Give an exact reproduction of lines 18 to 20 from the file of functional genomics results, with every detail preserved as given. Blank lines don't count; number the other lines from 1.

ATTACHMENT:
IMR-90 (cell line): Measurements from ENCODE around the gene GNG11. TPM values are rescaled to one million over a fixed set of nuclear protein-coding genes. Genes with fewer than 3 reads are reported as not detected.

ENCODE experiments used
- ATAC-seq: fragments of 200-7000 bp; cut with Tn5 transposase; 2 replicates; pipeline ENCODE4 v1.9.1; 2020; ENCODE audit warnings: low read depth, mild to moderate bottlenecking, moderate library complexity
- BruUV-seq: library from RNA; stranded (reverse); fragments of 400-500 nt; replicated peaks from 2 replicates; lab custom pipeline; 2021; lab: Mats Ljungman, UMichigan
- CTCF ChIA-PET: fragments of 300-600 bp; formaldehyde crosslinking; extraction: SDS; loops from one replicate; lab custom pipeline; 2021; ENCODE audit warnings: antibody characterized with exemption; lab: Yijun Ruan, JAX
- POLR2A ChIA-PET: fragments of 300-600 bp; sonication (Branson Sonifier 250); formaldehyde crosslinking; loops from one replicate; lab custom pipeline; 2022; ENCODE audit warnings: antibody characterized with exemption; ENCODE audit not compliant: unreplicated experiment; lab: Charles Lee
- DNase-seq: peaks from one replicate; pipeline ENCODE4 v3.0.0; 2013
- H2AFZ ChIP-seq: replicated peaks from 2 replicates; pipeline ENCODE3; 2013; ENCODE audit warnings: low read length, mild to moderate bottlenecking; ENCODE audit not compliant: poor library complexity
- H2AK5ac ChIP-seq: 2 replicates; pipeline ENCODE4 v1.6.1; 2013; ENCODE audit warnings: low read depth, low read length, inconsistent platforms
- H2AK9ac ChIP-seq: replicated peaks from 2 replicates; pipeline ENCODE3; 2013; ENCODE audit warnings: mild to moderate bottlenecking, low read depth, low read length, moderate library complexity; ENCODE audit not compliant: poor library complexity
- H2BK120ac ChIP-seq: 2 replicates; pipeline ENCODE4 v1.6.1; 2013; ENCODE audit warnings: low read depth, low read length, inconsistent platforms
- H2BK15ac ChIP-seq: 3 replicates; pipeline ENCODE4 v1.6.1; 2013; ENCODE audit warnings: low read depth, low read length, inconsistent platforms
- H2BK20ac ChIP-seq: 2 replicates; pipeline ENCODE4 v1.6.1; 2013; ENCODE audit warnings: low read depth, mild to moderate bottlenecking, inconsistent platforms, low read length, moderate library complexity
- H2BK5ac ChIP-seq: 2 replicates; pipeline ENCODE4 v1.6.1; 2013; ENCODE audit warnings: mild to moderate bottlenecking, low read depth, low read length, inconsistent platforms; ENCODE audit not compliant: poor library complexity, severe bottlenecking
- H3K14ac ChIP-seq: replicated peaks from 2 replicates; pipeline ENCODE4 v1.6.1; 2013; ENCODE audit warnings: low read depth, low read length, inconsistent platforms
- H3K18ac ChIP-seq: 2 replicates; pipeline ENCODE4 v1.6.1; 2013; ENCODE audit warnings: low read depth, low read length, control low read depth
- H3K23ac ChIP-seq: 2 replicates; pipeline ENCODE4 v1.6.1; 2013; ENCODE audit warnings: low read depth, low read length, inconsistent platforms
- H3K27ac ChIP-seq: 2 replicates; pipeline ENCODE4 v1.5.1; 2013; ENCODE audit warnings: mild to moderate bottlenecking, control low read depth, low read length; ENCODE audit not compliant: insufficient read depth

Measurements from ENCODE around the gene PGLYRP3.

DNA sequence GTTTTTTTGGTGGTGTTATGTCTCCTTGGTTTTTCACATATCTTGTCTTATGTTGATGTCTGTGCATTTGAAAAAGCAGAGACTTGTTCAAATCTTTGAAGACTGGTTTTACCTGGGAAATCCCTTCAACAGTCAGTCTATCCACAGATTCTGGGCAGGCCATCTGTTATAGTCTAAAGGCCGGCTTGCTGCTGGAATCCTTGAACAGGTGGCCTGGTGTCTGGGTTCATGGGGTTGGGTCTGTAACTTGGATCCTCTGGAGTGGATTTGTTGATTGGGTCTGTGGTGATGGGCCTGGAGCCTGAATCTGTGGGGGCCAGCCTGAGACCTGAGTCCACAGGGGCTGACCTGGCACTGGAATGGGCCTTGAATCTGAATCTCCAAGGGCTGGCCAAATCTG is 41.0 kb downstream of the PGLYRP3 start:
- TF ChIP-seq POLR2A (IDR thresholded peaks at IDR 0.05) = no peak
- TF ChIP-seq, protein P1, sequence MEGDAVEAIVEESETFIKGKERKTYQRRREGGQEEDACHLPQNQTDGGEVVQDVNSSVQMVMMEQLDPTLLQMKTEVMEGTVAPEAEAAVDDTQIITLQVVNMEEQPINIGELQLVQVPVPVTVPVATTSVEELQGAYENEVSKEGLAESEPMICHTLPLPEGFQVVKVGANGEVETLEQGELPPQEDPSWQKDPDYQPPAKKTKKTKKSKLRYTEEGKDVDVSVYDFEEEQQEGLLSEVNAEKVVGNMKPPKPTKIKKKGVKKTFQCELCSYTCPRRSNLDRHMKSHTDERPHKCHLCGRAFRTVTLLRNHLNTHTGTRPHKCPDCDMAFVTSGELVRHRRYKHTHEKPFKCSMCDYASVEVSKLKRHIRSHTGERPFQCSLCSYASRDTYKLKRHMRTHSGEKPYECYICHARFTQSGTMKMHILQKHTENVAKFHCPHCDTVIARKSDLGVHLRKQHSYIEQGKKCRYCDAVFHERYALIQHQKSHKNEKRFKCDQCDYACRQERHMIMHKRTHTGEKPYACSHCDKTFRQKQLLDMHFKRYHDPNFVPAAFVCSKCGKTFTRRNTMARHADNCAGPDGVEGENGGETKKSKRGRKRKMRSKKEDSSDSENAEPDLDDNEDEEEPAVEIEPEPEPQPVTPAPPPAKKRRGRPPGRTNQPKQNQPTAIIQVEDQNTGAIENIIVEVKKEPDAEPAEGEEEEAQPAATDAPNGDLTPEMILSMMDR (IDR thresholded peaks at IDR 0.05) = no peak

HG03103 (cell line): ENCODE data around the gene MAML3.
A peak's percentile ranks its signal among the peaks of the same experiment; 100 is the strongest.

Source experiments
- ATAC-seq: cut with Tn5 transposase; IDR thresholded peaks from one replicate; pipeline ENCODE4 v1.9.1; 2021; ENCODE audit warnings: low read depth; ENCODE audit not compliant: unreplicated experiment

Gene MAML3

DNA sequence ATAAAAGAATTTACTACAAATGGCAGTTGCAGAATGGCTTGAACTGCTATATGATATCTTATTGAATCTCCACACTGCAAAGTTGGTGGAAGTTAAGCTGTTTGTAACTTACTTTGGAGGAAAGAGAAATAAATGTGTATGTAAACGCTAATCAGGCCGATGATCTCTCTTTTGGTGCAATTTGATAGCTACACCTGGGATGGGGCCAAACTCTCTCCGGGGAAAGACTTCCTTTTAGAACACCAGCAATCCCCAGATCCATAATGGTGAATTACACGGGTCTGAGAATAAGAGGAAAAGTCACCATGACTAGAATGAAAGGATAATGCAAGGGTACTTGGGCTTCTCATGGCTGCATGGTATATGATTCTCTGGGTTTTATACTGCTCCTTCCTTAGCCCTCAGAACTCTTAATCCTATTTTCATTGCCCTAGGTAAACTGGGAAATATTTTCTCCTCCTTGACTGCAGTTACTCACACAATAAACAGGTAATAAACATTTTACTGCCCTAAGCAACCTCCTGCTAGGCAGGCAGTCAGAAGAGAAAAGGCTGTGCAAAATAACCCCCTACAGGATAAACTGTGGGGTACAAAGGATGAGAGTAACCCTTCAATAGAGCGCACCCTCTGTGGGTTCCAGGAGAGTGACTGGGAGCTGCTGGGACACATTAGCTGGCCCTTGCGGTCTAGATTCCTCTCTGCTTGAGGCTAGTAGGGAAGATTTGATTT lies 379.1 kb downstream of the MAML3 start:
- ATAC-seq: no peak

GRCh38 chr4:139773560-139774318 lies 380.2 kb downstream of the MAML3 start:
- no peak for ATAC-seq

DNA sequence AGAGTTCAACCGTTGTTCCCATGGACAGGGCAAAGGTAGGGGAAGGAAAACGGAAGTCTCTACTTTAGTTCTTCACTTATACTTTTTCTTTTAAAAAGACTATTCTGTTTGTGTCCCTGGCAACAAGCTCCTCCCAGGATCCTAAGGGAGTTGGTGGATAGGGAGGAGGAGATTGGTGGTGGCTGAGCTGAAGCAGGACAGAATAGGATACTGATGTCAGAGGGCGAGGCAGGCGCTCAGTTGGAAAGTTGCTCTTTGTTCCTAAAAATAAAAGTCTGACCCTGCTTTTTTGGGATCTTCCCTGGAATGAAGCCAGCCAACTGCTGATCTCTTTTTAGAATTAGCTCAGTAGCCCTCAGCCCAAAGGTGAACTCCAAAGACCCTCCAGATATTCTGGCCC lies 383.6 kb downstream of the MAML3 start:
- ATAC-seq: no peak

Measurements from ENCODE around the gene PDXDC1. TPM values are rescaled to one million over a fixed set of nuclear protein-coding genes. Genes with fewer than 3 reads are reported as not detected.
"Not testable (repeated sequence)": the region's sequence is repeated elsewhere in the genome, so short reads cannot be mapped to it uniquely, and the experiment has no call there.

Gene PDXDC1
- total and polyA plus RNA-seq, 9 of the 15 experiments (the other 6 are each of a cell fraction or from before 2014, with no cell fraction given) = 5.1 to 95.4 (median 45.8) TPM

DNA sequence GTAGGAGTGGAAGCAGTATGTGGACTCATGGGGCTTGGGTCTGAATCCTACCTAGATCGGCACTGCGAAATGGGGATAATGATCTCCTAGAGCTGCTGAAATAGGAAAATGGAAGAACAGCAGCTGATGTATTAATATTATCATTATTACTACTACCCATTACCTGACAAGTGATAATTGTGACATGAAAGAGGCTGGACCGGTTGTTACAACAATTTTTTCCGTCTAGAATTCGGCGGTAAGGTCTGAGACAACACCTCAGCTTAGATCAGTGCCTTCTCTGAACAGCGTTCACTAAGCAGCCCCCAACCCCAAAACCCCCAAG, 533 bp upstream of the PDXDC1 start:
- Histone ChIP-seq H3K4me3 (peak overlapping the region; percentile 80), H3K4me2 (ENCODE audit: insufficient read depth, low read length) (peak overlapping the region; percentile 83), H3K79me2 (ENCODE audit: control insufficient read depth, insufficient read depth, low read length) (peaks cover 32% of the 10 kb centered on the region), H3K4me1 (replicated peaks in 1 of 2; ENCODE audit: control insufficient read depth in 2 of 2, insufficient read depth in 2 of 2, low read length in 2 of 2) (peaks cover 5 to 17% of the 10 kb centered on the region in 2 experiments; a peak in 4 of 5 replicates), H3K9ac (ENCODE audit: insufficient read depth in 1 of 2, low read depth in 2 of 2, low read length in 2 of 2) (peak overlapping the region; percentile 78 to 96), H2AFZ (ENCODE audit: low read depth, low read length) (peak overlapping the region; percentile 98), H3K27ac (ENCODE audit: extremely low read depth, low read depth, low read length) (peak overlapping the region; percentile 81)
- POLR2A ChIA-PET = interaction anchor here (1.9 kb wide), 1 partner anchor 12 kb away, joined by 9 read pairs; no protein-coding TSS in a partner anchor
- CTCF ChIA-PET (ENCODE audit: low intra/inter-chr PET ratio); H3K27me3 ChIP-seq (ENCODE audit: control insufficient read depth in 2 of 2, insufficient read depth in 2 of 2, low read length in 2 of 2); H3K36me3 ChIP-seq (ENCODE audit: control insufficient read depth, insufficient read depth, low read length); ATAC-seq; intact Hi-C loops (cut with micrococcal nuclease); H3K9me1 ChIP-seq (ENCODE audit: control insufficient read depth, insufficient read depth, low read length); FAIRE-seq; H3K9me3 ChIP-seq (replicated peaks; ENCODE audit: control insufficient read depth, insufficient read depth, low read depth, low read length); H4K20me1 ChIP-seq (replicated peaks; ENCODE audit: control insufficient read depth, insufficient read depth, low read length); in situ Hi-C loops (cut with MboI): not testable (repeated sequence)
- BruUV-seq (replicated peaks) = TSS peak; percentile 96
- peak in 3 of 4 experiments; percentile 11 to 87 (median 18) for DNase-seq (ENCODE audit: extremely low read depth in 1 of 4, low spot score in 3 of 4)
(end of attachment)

- H3K27ac ChIP-seq: 2 replicates; pipeline ENCODE4 v1.5.1; 2013; ENCODE audit warnings: mild to moderate bottlenecking, control low read depth, low read length; ENCODE audit not compliant: insufficient read depth

Measurements from ENCODE around the gene PGLYRP3.

DNA sequence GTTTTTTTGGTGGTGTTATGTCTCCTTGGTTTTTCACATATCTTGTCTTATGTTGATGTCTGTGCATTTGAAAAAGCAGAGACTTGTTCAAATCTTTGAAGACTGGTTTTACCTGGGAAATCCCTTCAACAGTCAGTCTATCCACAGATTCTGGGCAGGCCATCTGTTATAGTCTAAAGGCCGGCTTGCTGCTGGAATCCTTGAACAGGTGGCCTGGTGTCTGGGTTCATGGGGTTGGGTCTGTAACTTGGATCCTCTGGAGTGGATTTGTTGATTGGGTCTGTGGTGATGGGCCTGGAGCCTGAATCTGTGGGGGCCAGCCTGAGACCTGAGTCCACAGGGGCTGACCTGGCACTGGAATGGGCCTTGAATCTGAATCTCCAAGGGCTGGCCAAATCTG is 41.0 kb downstream of the PGLYRP3 start: